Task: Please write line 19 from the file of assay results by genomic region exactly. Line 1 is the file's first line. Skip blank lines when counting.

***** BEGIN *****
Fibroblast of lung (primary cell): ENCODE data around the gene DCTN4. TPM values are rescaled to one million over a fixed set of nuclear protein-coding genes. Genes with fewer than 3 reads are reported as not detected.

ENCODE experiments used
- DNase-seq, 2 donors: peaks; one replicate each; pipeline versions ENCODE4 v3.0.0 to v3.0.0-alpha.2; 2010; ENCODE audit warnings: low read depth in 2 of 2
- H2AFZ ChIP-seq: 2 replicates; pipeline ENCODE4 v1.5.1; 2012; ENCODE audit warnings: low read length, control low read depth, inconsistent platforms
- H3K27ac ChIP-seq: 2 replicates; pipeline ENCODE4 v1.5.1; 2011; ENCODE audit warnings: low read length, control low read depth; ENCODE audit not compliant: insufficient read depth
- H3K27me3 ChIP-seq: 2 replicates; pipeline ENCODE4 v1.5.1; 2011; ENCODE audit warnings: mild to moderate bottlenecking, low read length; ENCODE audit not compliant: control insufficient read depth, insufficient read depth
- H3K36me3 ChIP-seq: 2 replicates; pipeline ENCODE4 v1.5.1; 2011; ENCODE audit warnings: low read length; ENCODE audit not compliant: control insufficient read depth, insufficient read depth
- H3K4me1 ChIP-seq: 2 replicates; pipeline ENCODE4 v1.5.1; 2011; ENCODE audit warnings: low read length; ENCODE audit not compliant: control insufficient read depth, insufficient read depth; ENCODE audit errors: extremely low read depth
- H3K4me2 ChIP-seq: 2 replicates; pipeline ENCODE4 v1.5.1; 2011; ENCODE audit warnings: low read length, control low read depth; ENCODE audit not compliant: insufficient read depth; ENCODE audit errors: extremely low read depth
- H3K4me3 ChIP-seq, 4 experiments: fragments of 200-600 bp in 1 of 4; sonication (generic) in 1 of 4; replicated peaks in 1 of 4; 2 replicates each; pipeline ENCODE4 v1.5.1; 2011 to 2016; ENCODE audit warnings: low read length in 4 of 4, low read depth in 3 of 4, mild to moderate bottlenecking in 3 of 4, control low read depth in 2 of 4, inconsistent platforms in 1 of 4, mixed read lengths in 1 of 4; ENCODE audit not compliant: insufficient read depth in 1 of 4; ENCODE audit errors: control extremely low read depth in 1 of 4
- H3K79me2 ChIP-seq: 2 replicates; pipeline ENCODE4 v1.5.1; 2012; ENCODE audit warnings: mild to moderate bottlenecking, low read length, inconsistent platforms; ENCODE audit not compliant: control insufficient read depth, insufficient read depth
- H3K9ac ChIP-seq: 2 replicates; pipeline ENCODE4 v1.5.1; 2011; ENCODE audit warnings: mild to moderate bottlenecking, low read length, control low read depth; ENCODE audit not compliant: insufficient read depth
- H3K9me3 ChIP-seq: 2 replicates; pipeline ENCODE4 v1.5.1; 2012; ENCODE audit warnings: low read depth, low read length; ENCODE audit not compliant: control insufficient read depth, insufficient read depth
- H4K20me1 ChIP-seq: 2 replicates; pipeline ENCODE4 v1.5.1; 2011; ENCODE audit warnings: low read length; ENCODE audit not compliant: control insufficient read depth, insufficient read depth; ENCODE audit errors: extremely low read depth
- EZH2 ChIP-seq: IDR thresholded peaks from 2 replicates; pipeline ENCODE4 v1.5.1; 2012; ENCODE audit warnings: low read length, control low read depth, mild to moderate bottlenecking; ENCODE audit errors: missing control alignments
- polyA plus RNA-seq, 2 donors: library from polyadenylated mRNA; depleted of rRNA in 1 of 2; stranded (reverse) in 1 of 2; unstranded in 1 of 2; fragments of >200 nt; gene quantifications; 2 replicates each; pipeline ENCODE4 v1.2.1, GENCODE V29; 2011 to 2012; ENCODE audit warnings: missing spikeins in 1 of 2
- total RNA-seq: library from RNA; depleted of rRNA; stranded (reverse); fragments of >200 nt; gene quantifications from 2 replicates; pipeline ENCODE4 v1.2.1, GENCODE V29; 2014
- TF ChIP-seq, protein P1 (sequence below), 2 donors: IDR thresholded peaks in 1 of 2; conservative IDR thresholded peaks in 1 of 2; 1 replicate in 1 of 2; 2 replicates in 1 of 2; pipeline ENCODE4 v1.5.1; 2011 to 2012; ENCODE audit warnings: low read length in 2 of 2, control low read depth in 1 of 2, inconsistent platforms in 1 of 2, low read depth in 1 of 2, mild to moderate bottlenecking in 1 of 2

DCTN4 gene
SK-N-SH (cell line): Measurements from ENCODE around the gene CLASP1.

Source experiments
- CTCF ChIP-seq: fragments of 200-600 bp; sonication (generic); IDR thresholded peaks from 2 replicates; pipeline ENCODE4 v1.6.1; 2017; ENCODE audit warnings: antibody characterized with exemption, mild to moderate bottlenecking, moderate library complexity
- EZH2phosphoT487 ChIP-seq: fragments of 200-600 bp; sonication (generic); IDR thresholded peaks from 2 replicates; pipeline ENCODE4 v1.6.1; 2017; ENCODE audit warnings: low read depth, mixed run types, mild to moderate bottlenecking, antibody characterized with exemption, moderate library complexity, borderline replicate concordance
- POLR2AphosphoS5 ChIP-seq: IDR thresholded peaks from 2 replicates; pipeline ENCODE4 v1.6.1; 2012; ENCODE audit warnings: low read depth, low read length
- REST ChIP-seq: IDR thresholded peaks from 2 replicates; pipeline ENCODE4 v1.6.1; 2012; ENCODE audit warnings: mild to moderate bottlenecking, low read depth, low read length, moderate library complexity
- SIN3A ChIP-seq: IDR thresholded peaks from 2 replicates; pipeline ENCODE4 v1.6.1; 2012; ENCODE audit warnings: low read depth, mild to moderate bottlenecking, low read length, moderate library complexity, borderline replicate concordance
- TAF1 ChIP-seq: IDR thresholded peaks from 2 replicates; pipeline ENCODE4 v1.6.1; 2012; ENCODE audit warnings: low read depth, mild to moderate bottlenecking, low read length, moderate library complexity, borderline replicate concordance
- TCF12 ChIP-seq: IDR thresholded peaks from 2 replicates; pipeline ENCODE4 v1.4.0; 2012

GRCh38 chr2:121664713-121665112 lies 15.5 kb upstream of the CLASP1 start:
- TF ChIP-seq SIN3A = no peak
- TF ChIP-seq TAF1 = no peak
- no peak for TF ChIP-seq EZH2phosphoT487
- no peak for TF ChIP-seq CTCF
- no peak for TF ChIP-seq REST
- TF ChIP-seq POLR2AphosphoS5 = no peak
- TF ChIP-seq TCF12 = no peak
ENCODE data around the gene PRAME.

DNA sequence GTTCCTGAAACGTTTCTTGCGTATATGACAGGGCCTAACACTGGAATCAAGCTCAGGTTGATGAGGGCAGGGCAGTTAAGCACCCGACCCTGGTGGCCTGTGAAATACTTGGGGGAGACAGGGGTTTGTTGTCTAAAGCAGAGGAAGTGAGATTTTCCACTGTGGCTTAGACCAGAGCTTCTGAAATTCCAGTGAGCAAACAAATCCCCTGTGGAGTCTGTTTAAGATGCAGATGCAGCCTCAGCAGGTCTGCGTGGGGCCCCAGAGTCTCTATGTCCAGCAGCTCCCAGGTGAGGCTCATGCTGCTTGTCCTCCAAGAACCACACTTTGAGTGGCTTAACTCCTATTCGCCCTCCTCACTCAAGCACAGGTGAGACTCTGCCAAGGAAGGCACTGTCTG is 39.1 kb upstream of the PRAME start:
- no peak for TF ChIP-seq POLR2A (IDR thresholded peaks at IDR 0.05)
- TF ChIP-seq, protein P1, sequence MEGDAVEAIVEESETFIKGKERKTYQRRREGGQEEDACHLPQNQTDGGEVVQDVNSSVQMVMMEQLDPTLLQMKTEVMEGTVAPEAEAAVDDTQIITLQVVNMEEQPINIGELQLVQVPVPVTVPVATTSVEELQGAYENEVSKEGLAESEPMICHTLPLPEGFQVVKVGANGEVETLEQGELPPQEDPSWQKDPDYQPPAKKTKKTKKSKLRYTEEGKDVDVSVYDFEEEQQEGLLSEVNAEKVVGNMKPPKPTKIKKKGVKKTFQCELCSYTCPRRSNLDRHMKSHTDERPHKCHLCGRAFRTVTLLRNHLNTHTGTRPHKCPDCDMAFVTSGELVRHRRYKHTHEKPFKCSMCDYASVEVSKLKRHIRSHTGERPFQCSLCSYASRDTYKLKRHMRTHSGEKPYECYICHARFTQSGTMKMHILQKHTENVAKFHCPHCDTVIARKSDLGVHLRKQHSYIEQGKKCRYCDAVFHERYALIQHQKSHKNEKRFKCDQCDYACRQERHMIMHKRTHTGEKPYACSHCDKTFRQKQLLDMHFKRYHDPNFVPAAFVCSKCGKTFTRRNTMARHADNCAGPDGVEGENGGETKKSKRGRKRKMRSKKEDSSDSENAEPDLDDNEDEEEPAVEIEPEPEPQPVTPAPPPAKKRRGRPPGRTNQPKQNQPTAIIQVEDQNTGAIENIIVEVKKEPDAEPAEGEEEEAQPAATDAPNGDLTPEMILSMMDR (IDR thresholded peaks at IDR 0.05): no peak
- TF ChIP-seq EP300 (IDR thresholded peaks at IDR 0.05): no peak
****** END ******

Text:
DCTN4 gene